Wildlife Galore!

Today I was on the other research boat 'Glaucus' which is just a little bigger than 'Pelagia' the boat I was on yesterday. We were focussing on surveying the different species of animals that live in the seagrass meadows.

Moreton Bay is a large Marine Park which means part of it is protected from fishing and dredging. The government needs to know which animals live there so that they can create laws that protect them. To survey these animals we used Go-Pro cameras connected to a brick, so that it was heavy enough to sit on the bottom. The cameras needed to be placed on a seagrass bed  and left with some yummy bait for around an hour. Then we would go back to collect them.

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The cameras we used to capture underwater
footage.

 

Go-Pros don't have a screen like a normal camera and so we needed to wait until we were back at the research station to watch the footage and see what kinds of animals we captured on film. We set about 5 groups of cameras throughout the day and while we were waiting for the hour to be up we went and had a look around the bay. There are several amazing coral reefs in Moreton Bay and we spent some time snorkelling there. We also went looking for Dugongs and sea turtles. We saw around 15 sea turtles, some were over 1m in length. Finally we saw one Dugong surfacing so we stopped the engines on the boat (to make sure we wouldn't hurt the Dugong accidently) and waited quietly to see if it would surface again. After around 5 minutes another dugong (a mother and calf) surfaced to our right, and then another to our left! We realised we were in the middle of a herd of Dugongs! It was absolutely incredible and our skipper, Paul, told us that there were around 30 Dugongs in the herd and that it is really rare to see so many at once. It was so hard to photograph the Dugongs because they come up very quickly to breathe and then disappear back down again. I didn't get a good photo but I found one online so that you can at least see what they look like.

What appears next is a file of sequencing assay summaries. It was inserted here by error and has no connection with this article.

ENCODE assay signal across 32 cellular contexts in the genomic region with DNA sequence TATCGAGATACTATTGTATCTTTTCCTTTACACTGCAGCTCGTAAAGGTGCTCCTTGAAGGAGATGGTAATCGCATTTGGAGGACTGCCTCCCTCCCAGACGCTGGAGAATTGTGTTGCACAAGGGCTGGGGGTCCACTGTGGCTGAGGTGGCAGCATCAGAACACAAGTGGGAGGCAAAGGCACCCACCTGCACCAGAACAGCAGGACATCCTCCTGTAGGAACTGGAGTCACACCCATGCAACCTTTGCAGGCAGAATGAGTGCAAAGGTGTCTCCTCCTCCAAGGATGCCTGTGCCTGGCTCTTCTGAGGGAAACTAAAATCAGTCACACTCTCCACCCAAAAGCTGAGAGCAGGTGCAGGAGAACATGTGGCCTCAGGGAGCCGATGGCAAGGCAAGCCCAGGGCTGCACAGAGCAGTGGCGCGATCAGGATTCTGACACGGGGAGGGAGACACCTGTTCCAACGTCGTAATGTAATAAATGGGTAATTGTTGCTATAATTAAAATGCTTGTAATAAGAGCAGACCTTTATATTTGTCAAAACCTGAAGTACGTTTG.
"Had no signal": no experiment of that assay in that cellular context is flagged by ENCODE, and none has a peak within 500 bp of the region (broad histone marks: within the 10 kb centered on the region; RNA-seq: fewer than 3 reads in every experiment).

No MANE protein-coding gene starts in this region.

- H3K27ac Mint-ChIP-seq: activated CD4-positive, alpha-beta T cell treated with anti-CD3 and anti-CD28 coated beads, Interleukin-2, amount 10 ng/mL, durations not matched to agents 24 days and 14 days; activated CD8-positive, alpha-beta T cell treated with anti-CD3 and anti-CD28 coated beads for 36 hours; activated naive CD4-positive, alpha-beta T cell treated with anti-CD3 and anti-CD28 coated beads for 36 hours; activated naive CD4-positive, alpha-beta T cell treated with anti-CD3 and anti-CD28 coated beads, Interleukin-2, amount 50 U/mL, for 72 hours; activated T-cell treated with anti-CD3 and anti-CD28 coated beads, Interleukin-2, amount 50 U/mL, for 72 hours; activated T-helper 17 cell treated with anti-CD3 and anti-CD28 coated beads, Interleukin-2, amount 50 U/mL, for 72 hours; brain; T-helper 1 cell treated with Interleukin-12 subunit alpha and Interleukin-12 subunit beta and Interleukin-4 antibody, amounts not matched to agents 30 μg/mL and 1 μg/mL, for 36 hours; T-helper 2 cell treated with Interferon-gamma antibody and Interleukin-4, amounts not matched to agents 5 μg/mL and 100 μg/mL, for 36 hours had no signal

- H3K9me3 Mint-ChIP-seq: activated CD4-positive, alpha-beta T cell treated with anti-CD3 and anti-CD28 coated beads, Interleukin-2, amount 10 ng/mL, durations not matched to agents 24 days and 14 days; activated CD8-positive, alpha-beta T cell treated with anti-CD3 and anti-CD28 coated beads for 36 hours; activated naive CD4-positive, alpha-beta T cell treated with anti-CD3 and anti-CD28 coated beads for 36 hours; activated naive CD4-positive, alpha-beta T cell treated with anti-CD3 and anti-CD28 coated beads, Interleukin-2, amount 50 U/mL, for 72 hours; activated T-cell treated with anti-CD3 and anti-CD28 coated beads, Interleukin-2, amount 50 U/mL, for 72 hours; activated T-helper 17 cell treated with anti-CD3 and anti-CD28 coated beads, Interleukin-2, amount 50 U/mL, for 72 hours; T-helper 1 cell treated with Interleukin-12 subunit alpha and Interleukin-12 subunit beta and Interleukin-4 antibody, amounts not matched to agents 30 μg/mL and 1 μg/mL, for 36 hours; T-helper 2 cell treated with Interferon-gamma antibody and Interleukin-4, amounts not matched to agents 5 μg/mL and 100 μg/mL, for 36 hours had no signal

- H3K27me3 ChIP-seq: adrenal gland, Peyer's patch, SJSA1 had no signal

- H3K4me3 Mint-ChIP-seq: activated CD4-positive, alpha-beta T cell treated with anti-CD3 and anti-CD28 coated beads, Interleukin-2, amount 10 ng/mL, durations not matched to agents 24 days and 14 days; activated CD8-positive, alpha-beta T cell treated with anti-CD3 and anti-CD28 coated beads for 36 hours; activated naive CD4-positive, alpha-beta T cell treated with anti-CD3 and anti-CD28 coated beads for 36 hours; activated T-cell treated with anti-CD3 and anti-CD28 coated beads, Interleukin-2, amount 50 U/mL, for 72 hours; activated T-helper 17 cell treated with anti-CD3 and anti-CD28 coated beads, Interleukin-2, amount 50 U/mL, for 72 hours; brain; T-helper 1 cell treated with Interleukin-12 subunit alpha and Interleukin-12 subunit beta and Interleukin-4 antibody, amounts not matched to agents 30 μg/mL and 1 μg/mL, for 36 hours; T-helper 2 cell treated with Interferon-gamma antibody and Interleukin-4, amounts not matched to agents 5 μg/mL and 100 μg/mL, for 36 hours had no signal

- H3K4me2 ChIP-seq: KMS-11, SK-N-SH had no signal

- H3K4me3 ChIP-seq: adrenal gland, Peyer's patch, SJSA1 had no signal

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A coral reef we snorkelled at Glaucus An island we stopped to look at A Dugong (image from Google)

 

On our way home we past by a place called Amity Banks and we stopped at a seagrass meadow which has been left exposed by the tide. We walked out over it and found lots of Swimmer Crabs and sea cucumbers. One of the other teachers in my group even saw an eagle ray jumping out of the water!

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All of the research boats are marked so that
Park Rangers know why they are in restricted
zones.
A storm brewing over the seagrass at Amity
Banks.

 

Once we were back at the research station we spent some time downloading the Go-Pro footage onto the computers and watching the hours of video we had collected. Most of our footage showed several species of fish, lots of crabs and the occasional sea turtle all having a nibble on the bait we had set. We had been watching the footage for quite some time and were really surprised when a Whaler Shark circled past in the distance. We were even more surprised when it came back again and had a go at our bait! It was about 4ft long and we are still trying to identify the exact type of Whaler Shark it was. We think it was probably a Dusky Whaler. Hopefully we see more sharks on the cameras soon! I'll be able to put the footage of the shark up here tomorrow once I put it on my laptop.

All of the footage we collected today has proven just how many creatures rely on the seagrass meadows in Moreton Bay. It certainly is a very important place to protect!